3033 N. Ashland Ave.; 773-327-5600
Ordered: 10” half pepperoni-half sausage ($16) as well as a slice of deep dish
They serve thin and pan as well, but when asked what their specialty was, stuffed was verdict. Comes in 10”, 12” and 14” sizes.
Clearly, things have changed in the 14 years since they were voted the #1 deep dish by the Chicago Tribune (is there a statute of limitations on a ranking/review??) Many readers recommended I give them a try, and I was surprised that my order taker said they were more known for their stuffed, rather than their deep dish. I did, however, try a slice of deep dish sausage, but like its stuffed cousin, all I could think of was cheese bread. In both cases, tiny, dime-sized balls of sausage were sparingly arranged beneath a cap of mozzarella as thick as the blacktop in my alley. The crust? a light tan color with a very average chew – more crumbly than chewy – and not nearly as memorable as Bartoli’s or My Pie. The semi-chunky tomato sauce, flecked with dried oregano on top provided a tangy acidity with an intense hit of herbs, but it wasn’t enough to save this stuffed slice. Like Tyson in his tattoo phase, time has not been kind to this former heavyweight pizza champion.
2204 N. Lincoln Ave.; 773-472-7400
Ordered: Small stuffed, half sausage-half pepperoni ($15.25)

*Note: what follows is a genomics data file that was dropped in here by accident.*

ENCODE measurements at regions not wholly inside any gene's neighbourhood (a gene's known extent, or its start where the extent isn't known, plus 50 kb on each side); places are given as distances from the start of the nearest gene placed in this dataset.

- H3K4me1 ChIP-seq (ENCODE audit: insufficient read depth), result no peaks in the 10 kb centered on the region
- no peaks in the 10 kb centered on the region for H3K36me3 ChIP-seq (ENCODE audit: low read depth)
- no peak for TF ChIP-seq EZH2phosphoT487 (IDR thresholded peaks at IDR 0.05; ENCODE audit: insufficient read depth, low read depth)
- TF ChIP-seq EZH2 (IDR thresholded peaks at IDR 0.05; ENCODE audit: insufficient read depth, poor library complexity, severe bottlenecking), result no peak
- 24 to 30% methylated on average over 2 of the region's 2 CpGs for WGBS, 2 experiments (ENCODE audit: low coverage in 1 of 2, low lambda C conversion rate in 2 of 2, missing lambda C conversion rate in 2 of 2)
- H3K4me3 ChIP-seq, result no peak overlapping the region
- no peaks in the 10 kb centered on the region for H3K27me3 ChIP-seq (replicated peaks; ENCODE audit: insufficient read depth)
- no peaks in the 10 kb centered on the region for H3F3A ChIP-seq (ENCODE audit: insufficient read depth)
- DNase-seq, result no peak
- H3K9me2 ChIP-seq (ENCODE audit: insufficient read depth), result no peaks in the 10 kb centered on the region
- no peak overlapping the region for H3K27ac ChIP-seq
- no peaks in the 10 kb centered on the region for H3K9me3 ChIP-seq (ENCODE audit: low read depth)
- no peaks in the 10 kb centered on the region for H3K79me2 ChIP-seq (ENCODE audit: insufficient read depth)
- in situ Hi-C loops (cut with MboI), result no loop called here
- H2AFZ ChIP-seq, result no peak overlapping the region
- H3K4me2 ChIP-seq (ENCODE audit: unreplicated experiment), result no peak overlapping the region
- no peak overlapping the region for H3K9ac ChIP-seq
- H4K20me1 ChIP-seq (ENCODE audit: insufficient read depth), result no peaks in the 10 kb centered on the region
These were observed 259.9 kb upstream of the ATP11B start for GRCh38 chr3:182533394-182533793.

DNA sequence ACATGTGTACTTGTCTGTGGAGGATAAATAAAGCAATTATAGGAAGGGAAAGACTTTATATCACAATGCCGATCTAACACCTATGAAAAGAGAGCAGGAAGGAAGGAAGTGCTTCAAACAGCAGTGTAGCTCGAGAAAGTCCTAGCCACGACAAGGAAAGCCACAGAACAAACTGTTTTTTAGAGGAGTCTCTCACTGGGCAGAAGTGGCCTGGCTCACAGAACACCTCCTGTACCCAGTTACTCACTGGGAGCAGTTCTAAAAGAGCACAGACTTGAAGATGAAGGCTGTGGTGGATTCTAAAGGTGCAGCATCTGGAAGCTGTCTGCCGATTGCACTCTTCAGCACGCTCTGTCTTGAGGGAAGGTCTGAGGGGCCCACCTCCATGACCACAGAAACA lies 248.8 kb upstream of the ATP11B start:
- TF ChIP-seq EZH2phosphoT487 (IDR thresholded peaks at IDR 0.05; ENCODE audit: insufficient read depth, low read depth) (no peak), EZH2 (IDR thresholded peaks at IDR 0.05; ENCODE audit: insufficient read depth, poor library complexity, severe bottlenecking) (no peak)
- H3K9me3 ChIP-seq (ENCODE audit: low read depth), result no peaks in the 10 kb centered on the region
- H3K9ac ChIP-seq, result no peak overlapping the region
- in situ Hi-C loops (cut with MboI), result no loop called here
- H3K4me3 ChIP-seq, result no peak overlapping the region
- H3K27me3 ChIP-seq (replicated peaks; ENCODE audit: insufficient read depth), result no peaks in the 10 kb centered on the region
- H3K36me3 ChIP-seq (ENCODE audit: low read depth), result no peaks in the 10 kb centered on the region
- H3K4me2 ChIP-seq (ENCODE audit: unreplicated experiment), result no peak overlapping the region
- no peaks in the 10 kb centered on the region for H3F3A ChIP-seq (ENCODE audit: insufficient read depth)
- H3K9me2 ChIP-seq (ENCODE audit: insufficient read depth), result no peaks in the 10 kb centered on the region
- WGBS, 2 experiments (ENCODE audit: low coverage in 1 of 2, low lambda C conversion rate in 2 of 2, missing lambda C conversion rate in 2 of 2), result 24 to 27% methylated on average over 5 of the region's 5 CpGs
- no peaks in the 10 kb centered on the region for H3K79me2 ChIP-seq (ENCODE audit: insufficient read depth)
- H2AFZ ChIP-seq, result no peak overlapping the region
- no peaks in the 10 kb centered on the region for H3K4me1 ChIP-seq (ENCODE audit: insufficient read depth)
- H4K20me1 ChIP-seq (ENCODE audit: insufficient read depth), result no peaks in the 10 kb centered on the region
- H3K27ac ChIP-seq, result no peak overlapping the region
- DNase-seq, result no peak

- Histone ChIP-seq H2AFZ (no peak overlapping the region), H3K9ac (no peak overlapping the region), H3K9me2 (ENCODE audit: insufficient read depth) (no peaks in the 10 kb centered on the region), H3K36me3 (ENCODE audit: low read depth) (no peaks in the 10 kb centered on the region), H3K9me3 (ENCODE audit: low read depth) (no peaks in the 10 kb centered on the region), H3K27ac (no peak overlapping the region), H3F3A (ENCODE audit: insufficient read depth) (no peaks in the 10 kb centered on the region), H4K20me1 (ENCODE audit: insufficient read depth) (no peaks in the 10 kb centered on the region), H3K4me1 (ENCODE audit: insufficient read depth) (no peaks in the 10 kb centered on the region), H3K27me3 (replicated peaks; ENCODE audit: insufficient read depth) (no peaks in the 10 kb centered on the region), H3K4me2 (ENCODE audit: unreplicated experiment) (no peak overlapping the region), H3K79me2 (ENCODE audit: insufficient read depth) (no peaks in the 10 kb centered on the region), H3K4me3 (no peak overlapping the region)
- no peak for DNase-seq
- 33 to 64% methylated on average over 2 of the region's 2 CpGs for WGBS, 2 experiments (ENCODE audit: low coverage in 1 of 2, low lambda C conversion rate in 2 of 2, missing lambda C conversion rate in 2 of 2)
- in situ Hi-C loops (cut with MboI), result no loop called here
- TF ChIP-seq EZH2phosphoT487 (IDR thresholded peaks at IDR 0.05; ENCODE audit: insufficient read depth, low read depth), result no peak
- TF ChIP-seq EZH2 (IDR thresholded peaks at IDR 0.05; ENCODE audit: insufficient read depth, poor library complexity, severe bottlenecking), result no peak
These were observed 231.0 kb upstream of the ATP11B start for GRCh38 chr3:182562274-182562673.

I’m still having a hard time figuring out what it is about stuffed that people/tourists like so much. Calling this creation “pizza” is a stretch, at least technically. It’s sort of like those generic “delis” you see in the suburbs: sure, they look like the real thing when you see the large, refrigerated cases, but when you look closer, and see krab salad and spiral cut ham, you know it’s not quite the real thing. In this case, my heavy box of thick crust, stacked with mozzarella and a Frisbee of sausage, capped by a thin layer of dough serving as a divider/base for another thin layer of deep red tomato sauce, proved, ultimately, disappointing. “You should have had the spinach,” chimed in one reader on Facebook. I’m not sure that would have mattered, when each bite is simply filled with a bland amalgam of dough-cheese-sausage. Sure, it’s filling. If it was the middle of winter and the roads were closed and my heat was on the fritz and they delivered it to me somehow, I would probably polish the whole thing off and then nap for 18 hours. But would I ever crave this Frankenstein-ian casserole? Probably not.